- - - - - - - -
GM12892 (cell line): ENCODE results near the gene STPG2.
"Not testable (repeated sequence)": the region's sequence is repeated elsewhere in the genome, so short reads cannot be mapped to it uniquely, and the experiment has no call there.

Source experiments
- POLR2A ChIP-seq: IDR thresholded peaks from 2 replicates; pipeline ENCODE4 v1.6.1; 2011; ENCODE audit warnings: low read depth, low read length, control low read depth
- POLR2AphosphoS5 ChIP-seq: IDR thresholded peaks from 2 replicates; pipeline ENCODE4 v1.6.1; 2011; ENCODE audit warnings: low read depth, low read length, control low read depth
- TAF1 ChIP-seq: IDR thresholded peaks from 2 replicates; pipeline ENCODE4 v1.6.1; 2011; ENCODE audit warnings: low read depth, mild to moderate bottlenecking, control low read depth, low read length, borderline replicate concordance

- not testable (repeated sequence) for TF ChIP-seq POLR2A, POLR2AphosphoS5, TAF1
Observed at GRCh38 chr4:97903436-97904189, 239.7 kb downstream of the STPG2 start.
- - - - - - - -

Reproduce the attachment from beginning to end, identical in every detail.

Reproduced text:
GM12892 (cell line): ENCODE results near the gene STPG2.
"Not testable (repeated sequence)": the region's sequence is repeated elsewhere in the genome, so short reads cannot be mapped to it uniquely, and the experiment has no call there.

Source experiments
- POLR2A ChIP-seq: IDR thresholded peaks from 2 replicates; pipeline ENCODE4 v1.6.1; 2011; ENCODE audit warnings: low read depth, low read length, control low read depth
- POLR2AphosphoS5 ChIP-seq: IDR thresholded peaks from 2 replicates; pipeline ENCODE4 v1.6.1; 2011; ENCODE audit warnings: low read depth, low read length, control low read depth
- TAF1 ChIP-seq: IDR thresholded peaks from 2 replicates; pipeline ENCODE4 v1.6.1; 2011; ENCODE audit warnings: low read depth, mild to moderate bottlenecking, control low read depth, low read length, borderline replicate concordance

- not testable (repeated sequence) for TF ChIP-seq POLR2A, POLR2AphosphoS5, TAF1
Observed at GRCh38 chr4:97903436-97904189, 239.7 kb downstream of the STPG2 start.